According to the Minnesota Department of Education (2017): “The Minnesota Department of Education (MDE) advocates the use of MTSS to increase the number of students meeting grade-level standards and graduating with skills for further education and work careers. The majority of MDE’s work with MTSS is connected to implementing the Minnesota K-12 Academic Standards with fidelity and building additional intervention supports to increase student achievement for all students.”

Goals for the Student Handbook

At Robbinsdale Area Schools, our goal is to create a safe and supportive climate and culture for all of our students. Each year, the Robbinsdale Area School Board adopts a district-wide handbook to provide guidelines for the teaching and implementation of expected behaviors. 

Students must follow the district-wide Handbook before, during and after school. The Handbook is in effect inside school buildings, on school grounds, and at school-related activities and events. Students also must follow these rules while traveling on vehicles funded by Robbinsdale Area Schools. When misbehavior involves communication, gestures or expressive behavior, the infraction applies to oral, written or electronic communications, including but not limited to texting, emailing and social networking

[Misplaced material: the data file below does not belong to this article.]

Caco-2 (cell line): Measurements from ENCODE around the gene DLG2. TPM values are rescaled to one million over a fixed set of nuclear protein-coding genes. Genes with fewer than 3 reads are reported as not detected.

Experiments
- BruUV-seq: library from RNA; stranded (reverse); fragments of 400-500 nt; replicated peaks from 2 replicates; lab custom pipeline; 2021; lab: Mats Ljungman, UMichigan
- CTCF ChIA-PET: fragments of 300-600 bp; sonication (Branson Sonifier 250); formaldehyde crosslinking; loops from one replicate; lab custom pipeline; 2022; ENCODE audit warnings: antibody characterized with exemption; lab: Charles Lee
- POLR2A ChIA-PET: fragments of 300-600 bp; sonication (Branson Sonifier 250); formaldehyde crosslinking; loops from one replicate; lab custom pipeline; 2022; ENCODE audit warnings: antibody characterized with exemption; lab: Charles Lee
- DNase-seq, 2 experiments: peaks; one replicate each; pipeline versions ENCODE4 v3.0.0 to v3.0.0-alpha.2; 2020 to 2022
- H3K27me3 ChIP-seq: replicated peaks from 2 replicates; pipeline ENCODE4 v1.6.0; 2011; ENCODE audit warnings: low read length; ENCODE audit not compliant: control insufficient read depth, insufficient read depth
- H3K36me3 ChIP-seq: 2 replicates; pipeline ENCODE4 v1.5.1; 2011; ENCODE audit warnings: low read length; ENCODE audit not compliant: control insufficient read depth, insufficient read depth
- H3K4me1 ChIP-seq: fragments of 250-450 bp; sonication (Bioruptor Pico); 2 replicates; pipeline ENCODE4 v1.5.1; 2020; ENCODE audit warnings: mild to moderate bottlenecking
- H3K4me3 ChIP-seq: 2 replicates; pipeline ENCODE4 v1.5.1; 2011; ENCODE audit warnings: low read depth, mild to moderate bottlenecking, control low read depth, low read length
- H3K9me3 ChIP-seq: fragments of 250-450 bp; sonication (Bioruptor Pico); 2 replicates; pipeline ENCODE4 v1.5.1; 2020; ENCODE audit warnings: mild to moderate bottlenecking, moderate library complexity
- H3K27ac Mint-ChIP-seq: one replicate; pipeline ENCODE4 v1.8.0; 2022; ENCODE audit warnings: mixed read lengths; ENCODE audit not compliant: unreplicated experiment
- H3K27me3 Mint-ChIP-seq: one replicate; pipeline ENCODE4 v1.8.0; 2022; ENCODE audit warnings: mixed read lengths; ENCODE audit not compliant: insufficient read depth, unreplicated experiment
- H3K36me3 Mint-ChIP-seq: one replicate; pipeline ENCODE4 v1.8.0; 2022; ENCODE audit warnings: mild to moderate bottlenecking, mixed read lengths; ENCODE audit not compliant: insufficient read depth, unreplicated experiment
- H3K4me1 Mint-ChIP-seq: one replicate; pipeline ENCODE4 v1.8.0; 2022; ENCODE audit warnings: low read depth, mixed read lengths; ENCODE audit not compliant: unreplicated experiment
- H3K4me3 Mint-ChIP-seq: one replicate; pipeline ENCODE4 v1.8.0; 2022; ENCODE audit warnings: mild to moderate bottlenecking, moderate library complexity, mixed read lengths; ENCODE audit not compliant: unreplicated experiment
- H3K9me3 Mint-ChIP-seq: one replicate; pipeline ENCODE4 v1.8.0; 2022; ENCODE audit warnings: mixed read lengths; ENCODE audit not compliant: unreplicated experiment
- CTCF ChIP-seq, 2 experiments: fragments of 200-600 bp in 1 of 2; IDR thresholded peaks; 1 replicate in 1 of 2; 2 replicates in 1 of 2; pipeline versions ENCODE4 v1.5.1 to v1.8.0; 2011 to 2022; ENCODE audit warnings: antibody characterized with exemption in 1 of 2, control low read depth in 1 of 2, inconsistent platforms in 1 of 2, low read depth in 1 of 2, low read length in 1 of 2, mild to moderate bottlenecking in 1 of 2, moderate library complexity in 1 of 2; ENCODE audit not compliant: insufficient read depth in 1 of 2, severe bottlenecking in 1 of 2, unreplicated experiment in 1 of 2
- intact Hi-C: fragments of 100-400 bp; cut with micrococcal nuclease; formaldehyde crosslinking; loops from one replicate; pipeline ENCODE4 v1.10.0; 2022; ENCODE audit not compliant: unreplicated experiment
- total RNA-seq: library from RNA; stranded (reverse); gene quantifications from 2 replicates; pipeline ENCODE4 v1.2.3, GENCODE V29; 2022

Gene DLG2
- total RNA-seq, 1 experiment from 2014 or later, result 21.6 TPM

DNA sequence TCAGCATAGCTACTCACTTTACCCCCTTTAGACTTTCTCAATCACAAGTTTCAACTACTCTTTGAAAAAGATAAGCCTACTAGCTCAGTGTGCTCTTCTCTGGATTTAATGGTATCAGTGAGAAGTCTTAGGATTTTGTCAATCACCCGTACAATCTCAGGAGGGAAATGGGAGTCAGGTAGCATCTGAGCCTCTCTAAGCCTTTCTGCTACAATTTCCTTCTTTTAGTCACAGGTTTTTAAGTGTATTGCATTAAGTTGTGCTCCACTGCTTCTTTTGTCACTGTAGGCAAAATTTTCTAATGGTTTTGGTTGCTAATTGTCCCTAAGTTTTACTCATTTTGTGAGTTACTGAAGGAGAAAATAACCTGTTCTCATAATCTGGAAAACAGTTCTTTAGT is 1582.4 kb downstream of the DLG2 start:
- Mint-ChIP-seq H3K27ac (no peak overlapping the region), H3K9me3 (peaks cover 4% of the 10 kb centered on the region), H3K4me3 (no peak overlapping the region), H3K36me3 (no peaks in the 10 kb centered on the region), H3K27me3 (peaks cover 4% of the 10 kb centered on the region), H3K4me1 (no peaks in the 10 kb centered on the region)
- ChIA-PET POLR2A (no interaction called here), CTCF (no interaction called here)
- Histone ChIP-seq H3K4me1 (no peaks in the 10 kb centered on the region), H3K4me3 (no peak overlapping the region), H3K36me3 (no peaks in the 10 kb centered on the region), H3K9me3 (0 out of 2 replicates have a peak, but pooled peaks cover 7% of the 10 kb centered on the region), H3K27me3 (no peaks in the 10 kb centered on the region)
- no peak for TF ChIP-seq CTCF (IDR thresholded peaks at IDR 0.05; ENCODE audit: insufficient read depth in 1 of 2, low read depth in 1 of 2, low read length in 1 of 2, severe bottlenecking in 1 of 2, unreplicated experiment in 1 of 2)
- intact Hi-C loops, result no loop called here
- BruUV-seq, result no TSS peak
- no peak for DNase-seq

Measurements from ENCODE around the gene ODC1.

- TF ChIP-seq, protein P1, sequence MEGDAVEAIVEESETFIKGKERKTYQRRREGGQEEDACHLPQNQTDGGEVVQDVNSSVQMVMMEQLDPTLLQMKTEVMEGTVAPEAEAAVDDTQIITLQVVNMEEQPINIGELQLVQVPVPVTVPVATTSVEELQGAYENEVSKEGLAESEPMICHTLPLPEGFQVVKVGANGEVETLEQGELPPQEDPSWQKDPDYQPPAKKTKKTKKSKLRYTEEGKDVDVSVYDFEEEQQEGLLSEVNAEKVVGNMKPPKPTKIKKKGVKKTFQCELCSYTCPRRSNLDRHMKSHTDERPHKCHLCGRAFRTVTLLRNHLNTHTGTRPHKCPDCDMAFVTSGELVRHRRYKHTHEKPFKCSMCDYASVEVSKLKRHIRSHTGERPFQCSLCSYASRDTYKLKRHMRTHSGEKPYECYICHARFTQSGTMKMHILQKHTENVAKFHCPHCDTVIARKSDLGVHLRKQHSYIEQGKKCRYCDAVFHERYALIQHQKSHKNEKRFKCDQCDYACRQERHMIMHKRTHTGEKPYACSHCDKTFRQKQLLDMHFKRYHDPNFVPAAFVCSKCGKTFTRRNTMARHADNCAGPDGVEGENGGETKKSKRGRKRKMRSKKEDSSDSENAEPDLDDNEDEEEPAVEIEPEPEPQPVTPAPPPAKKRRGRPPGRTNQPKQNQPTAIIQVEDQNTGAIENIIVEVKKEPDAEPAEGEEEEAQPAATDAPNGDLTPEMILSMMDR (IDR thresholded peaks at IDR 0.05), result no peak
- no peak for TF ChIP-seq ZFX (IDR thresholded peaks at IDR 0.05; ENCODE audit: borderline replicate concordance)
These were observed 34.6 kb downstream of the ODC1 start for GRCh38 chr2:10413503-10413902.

FAIR Crystal Student Council
Students make silly faces during lunch
An elementary teacher works with a student one-on-one

Levels of Corrective Strategies

The Handbook holds students accountable for their behavior. Infractions are grouped into four progressive levels based on the severity of the infraction. Whenever possible and appropriate, the response to misconduct should begin with the lowest level of disciplinary response and should include appropriate supports and interventions.

Each level provides the district-wide expectations, examples of expected behavior, infractions of expectations and choices to address student infractions. Definitions for each behavior are included at the end of each level. These examples are not intended to be exhaustive lists; that is, the behaviors covered by the definitions include, but are not limited to, the examples given.

Additional Expectations and Guidelines

Support Options

Parent/Guardian Guide and Refusal to Student Participation in State-Wide Testing Form

The Minnesota Comprehensive Assessments (MCAs) and alternate assessment, Minnesota Test of Academic Skills (MTAS), are the state-wide tests that help districts measure student progress toward Minnesota’s academic standards and meet the requirements of the Elementary and Secondary Education Act (ESEA). Students take one test in each subject. Most students take the MCA, but students who receive special education services and meet eligibility criteria may take the MTAS.

PLEASE NOTE: Minnesota Comprehensive Assessments scores are used in determining course placement at Minnesota State Colleges and Universities. A student’s MCA score could potentially save families significant money by demonstrating that students do not need to take non-credit bearing
developmental courses. For more information, please visit the MDE’s website.

Additional Resources